CrimProf Blog

Editor: Kevin Cole
Univ. of San Diego School of Law

Tuesday, January 21, 2020

Bagaric & Svilar on Hard-Time Sentencing Discounts

Mirko Bagaric and Jen Svilar (Swinburne Law School and University of Tennessee, Knoxville, College of Law, Students) have posted The Cruelty of Supermax Detention and the Case for a Hard-Time Sentencing Discount: A Pragmatic Solution to a Moral Shortcoming Which Is Otherwise Unlikely to Be Fixed (Santa Clara Law Review, Vol. 60, No. 1, 2020) on SSRN. Here is the abstract:
We should send offenders to prison as punishment, not for punishment. This principle is currently being violated in relation to approximately 60,000 offenders who are caged in ‘supermax’ prison conditions in the United States. Many of these prisoners spend up to 23 years in a small cell with no contact with any person. The conditions are traumatic. Emerging evidence demonstrates that these conditions cause considerable psychological and physical harm to prisoners. Understandably, there are growing calls to abolish confinement of this nature. However, there are no signs that abolition of supermax conditions will occur soon. Despite this, it is incontestable that the deprivation experienced by prisoners can vary considerably, depending on the strictness of the prison regime in which the prisoner is confined. Prisoners subjected to supermax conditions suffer considerably more than those in conventional prison conditions. In this Article, we make recommendations regarding the manner in which prison conditions should impact the length of a prison term. We suggest that for most prisoners, every day spent in supermax conditions should result in two days’ credit towards the expiration of the prison term.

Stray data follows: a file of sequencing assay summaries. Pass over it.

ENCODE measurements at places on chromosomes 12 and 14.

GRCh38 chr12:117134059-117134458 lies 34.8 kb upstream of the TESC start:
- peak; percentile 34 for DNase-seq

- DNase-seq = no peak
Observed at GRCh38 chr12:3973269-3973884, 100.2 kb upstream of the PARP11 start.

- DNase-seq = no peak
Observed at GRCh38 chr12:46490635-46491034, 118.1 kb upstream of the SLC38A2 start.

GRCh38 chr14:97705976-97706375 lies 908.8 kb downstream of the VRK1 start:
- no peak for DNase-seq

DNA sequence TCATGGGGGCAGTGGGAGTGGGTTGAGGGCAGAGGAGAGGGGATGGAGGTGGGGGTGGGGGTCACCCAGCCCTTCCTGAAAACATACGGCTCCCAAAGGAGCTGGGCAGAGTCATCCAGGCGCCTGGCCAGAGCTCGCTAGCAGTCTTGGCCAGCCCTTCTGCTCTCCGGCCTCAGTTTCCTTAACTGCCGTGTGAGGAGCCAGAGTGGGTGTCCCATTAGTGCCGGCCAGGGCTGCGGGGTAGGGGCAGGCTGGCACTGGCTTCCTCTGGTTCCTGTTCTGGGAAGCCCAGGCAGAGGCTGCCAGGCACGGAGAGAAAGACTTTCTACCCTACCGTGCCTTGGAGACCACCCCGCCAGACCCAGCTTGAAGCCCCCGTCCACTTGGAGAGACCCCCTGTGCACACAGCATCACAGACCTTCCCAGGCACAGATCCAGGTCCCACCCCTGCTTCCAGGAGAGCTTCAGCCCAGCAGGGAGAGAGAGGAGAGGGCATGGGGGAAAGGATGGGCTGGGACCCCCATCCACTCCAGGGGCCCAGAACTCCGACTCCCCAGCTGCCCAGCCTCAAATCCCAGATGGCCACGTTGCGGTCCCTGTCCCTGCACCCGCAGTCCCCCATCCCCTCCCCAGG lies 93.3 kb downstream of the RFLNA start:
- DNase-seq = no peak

Hard-time credits are justified by the principle of proportionality, which stipulates that the seriousness of the crime should be matched by the hardship of the penalty. The main cohort of prisoners that should not be eligible for hard time credits are serious sexual and violent offenders who are at risk of re-offending, as determined by the application of a risk assessment instrument. Infringement of the proportionality principle is justified in these circumstances because of the more pressing need to pursue the ultimate aim of sentencing: community protection. Providing hard-time credits for most prisoners who are forced to endure supermax conditions will not overcome the ethical problems associated with this form of detention—which are especially acute given that African American and Hispanic inmates are disproportionality subjected to supermax confinement. However, the reform proposed in this Article will provide a pragmatic solution to a considerable failing in our sentencing and prison systems and operate to make authorities less inclined to subject prisoners to cruel conditions in a manner that does not compromise community safety.

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